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Faculty

Joyce McDonough

Joyce McDonough

  • Professor, Department of Linguistics (On Sabbatical for 2021-22)

PhD, University of Massachusetts at Amherst, 1990

505 Lattimore Hall
(585) 275-2895
Fax: (585) 273-1088
joyce.mcdonough@rochester.edu

Office Hours: By appointment

Website

Curriculum Vitae


Biography

Academic Service

Professor Joyce McDonough is the current chair of the Department of Linguistics.

Current Projects

Morphology

The broad goal of this work is the investigation of the mental lexicon in languages with complex morphologies based on information in the speech signal. The primary focus in the structure of the verbal complex in the Athabaskn (Dene) languages, held to be a classic example of 'polysynthesis'.

Recent work:

When segmentation helps: Implicative structure and morph boundaries in the Navajo verb. Olivier Bonami, Joyce McDonough and Sacha Beniamine, submitted to ISMo 2017.

How to Use Young and Morgan's The Navajo Language: Part 1, the Dictionary. Tutorial

Coding of speech patterns in the brain

This research is a collaboration with PI Laurel Carney (BME) and Carney's Auditory Neuroscience Lab. The long-term goal of this work is to understand and model the neural representation of speech in the auditory pathway to further understand the code input to cognitive linguistic behavior.

Recent publications:

Nonlinear auditory models yield new insights into representations of vowels. L Carney & JM McDonough (2018). Attention Perception and Psychophysics. DOI: 10.3758/s13414-018-01644-w.

Speech Coding in the Brain: Representation of Vowel Formants by Midbrain Neurons Tuned to Sound Fluctuations. Laurel H. Carney, Tianhao Li, Joyce M. McDonough. eNeuro. 2015; 10.1523/ENEURO.0004-15.2015

Courses:

BME\LING 206: Speech on the Brain, spring term (Laurel Carney and Joyce McDonough)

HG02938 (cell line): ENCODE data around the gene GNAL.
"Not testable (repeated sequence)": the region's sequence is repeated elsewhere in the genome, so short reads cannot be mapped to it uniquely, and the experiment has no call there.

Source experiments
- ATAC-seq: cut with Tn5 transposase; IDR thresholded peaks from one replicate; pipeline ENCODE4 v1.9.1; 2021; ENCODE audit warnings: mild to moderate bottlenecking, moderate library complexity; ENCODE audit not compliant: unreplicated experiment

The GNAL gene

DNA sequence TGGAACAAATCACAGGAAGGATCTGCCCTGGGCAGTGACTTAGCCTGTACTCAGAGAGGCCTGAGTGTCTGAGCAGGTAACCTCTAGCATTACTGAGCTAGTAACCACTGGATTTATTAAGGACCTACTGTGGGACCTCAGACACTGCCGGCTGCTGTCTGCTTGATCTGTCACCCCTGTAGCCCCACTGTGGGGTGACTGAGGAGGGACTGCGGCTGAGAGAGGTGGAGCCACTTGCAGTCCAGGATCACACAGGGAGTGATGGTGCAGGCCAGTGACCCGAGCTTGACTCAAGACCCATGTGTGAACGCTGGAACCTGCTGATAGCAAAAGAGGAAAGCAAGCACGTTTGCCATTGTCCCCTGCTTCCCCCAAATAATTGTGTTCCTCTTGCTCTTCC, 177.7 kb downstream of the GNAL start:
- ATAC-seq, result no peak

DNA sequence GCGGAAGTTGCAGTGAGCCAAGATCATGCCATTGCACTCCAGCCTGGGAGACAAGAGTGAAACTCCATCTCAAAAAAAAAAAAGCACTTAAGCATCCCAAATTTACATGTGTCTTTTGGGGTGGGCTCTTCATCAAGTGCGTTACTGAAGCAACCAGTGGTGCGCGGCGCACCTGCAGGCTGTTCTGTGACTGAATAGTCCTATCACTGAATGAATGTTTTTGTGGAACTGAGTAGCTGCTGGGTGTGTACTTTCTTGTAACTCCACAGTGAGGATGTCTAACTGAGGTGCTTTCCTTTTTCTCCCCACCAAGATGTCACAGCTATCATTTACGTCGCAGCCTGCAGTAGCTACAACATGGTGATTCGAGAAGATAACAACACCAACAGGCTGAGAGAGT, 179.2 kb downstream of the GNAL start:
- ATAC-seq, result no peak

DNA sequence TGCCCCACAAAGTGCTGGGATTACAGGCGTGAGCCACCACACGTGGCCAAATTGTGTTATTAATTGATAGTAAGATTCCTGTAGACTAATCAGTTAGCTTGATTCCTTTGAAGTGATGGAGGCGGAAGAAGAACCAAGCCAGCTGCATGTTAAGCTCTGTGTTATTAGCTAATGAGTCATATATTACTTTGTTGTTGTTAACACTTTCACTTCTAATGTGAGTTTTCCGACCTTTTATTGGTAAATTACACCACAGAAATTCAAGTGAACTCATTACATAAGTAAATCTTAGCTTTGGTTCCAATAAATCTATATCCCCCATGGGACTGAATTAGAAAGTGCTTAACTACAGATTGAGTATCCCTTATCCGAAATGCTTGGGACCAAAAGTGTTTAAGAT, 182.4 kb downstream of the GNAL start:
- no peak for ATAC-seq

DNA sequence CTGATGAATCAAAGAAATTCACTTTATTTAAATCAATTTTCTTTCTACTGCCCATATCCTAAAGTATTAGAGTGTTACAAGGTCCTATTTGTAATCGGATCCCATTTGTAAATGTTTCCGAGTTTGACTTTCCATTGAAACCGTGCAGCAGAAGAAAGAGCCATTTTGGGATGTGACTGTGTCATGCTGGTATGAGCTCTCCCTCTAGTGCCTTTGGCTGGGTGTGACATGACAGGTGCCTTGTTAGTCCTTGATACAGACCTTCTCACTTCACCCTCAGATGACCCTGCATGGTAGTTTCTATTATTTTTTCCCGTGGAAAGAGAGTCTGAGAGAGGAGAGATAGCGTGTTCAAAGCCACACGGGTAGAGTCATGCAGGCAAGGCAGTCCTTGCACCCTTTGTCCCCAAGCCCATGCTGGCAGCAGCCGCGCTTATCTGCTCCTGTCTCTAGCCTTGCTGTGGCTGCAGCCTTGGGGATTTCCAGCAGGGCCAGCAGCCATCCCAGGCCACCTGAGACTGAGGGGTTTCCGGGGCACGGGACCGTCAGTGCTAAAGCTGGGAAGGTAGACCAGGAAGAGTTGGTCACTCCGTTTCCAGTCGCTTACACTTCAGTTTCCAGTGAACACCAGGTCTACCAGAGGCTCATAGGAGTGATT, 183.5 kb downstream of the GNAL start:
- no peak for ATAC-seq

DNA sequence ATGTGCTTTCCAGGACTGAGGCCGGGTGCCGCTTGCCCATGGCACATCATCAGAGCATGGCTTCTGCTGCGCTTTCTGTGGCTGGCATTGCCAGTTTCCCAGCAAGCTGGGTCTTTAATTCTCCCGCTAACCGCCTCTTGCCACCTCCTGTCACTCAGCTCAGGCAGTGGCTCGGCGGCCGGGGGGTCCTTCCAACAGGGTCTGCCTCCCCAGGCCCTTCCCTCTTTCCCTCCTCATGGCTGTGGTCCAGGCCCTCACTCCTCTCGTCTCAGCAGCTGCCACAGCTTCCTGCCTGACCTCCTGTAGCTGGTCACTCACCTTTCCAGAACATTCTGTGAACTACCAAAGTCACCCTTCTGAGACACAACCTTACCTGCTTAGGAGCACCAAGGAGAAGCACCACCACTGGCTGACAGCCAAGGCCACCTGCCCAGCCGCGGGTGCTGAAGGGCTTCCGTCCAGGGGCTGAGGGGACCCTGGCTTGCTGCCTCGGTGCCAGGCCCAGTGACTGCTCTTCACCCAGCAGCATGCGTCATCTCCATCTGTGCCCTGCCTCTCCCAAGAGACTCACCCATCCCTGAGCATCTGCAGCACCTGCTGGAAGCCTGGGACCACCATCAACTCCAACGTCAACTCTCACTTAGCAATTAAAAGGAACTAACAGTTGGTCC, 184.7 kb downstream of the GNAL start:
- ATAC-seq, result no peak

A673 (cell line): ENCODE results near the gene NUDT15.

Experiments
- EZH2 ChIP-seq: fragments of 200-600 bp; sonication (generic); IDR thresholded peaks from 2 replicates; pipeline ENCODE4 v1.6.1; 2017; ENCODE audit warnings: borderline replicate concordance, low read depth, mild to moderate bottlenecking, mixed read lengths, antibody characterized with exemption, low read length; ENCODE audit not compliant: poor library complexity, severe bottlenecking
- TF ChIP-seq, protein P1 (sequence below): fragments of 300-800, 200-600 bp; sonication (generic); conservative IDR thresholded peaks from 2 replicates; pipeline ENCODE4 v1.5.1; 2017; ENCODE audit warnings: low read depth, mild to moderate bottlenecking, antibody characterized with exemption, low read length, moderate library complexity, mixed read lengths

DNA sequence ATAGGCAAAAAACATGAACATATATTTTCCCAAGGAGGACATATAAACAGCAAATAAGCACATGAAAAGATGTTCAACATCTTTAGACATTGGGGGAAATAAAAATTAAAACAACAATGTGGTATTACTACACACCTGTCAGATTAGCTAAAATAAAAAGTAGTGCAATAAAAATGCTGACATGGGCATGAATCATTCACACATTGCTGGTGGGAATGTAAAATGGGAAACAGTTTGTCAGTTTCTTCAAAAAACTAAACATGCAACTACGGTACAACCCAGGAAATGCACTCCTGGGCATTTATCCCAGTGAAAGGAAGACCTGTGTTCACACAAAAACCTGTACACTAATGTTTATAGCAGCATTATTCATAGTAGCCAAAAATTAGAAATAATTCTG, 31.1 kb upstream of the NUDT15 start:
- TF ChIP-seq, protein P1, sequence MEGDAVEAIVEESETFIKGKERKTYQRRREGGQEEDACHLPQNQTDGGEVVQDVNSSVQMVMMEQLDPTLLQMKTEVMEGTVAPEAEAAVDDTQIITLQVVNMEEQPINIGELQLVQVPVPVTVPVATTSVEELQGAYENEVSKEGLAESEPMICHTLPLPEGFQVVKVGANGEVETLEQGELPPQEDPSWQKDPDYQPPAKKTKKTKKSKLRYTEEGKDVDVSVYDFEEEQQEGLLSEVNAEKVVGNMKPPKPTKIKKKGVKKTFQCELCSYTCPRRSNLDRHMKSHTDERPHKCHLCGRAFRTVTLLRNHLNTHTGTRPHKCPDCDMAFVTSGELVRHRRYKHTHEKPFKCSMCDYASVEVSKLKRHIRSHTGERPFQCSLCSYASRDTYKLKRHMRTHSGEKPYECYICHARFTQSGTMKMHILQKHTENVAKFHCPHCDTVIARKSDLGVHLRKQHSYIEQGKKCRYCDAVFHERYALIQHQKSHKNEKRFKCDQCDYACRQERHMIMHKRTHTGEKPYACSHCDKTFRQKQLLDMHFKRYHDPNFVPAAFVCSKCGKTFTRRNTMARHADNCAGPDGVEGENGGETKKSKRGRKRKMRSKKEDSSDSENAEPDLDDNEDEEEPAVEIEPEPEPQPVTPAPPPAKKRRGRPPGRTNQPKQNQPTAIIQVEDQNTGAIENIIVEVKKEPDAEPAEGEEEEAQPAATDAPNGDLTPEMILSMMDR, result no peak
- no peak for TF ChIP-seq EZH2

Field Phonetics and the documentation of speech patterns in under-resourced communities

Fundamental to lingusitic research in every component of linguistics is the existence of empirical data on the sound forms, especially the documentation of phonetic structure. Without instrumental phonetic descriptions and analyses, available for all better studied languages, linguistics descriptions and analyses are dependent on written forms.

Recent work:

Taking the Laboratory into the Field. D H Whalen & Joyce McDonough. Annual Review of Linguistics 2016.

A gestural account of the velar fricative in Navajo. Khalil Iskarous, Joyce McDonoughb & D H Whalen, Laboratory Phonology 3 (2012), 195 – 210.

Dene Speech Atlas: Seeds for the Future. (NSF#0853929). Online atlas of the phonemes and sound patterns of the Dene languages of the Mackenzie River Basin and surrounding areas.

Courses:

LING 210: Language Sound Structures, fall term
LING 227: Topics in Phonetics and Phonology, spring term

Courses Offered (subject to change)

  • LING 210 / 410:  Introduction to Language Sound Systems
  • LING 227 / 427:  Topics in Phonetics and Phonology
  • LING 226 / 426:  Morphology
  • BME\LING 216 / 416:  Speech on the Brain

Selected Publications

Selected Papers